Multiple inheritance is another feature of C++ that adds enough complexity to tie the human mind in knots. It is occasionally unavoidable because you may need to inherit from a class provided by one library vendor and simultaneously inherit from a class provided by another vendor. This possibility is the reason a multiple inheritance feature was included in C++. Run-time type identification became necessary once inheritance trees included the complexity of multiple inheritance.
We now have a list of the most complex features in C++, the greatest benefits of which disappear if we are not reusing third-party libraries. The C++ language can be simplified by dropping these features. The Embedded C++ standard describes such a subset.
Many developers scoff at this standard, claiming that the more advanced features are useful and do not make the language overly complex. Tom Cargill once gave the C++ community food for thought with his paper, “Exception Handling: A False Sense of Security.” It challenged the best minds in the C++ world to make a certain short piece of reusable code safe from any memory leaks. The code implemented a stack that could hold any type of data. The type could be indicated as a template parameter by the application program using the stack. The code also raised exceptions in cases such as popping an item from an empty stack. The best minds rose to the challenge and solved the problem-three years later. Can you afford to wait three years to resolve all of your resource leak problems? Will you have the sharpest C++ programmers on the planet at your disposal to debate the trickier issues. I think not.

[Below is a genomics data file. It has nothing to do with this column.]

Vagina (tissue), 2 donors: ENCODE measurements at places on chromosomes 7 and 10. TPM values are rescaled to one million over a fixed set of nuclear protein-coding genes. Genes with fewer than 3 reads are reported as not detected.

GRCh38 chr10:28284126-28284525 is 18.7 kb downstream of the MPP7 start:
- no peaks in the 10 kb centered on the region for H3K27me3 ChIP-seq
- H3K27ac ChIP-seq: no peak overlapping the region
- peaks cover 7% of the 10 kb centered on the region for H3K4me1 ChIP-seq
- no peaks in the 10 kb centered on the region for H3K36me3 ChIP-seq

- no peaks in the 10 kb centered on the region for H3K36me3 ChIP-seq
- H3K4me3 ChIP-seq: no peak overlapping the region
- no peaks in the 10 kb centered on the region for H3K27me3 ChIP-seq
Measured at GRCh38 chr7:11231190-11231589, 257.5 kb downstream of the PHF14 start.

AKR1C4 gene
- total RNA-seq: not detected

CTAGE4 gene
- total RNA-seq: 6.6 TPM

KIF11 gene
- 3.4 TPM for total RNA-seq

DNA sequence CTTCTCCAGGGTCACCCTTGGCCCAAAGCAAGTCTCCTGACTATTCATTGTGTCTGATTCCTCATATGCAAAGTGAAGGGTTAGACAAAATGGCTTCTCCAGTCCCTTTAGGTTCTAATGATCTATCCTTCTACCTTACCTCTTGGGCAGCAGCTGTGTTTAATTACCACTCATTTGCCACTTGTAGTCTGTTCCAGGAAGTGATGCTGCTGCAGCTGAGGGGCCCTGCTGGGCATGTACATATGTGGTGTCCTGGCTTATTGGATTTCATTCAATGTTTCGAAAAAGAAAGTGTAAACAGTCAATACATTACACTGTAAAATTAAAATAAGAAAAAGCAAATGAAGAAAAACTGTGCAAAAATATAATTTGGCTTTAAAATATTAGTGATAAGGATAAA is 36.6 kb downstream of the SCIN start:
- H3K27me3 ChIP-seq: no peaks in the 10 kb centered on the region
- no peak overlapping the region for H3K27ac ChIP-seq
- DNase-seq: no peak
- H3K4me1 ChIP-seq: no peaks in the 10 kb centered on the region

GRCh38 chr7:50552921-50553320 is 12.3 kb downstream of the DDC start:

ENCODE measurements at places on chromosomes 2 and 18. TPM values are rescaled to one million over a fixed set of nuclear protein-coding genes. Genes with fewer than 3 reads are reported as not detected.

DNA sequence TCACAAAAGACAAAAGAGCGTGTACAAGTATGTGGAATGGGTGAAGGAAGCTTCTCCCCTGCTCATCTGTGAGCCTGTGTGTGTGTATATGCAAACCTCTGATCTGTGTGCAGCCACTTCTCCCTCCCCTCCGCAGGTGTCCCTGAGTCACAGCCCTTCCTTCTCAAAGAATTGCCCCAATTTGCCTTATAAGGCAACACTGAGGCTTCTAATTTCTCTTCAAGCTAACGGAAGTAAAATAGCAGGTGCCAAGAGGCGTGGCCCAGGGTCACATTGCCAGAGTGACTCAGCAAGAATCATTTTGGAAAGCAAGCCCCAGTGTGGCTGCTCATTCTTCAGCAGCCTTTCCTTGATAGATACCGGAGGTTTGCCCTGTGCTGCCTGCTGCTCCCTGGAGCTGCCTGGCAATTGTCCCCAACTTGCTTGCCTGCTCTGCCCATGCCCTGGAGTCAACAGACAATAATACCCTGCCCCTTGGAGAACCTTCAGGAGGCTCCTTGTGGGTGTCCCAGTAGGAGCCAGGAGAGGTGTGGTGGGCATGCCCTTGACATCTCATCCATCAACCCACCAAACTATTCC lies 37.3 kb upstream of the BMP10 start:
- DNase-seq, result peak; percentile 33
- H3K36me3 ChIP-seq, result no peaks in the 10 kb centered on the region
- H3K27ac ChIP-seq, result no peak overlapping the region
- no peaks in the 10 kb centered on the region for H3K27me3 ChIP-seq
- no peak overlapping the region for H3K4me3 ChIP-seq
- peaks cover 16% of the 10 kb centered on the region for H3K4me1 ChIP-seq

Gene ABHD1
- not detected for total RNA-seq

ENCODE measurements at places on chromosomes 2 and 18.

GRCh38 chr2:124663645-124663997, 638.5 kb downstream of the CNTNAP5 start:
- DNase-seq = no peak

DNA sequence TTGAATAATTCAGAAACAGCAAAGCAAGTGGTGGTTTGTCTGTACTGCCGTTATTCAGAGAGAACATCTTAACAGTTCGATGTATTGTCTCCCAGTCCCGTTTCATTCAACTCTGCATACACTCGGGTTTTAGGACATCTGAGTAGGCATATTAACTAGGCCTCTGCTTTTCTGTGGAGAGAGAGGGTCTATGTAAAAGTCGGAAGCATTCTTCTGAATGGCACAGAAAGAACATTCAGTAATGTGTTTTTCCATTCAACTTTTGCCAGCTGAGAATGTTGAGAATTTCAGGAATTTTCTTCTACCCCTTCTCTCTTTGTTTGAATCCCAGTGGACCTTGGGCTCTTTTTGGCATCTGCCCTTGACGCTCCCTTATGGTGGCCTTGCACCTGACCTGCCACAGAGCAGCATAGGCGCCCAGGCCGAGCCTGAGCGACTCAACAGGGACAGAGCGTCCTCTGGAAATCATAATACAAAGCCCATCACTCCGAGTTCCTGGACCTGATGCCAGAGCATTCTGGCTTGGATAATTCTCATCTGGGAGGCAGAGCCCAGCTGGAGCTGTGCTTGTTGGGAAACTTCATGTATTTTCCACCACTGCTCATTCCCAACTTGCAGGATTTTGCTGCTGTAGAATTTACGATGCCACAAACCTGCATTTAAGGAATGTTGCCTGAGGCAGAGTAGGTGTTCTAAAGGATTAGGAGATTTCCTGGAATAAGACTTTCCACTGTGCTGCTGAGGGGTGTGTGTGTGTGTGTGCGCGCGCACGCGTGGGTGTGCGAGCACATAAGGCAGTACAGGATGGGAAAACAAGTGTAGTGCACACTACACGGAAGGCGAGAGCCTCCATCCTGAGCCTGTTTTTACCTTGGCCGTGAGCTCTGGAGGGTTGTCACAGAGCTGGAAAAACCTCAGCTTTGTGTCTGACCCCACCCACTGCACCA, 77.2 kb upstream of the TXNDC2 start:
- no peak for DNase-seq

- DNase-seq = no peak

So objects can do a lot for us, but be careful not to buy into any more language complexity than you need. If you do find yourself fighting to control a project that has overused every feature available in the language, then console yourself with the promise that the “geek shall inherit the earth.”
When he is not watching old Monty Python videos, Niall Murphy writes software for user interfaces and medical systems. He is the author of Front Panel: Designing Software for Embedded User Interfaces (R&D Books, 1998). Murphy's training and consulting business is based in Galway, Ireland. He welcomes contact and can be reached at . Reader feedback to this column can be found at .
3. Leveson, Nancy. Safeware: System Safety and Computers. Reading, MA: Addison-Wesley, 1995, p. 30.
4. Ibid, p. 407.
6. Cargill, Tom. “Exception Handling: A False Sense of Security,” C++ Report, vol. 6, no. 9, November–December 1994.
7. Sutter, Herb. Exceptional C++: 47 Engineering Puzzles, Programming Problems, and Solutions. Reading, MA: Addison-Wesley, 1999.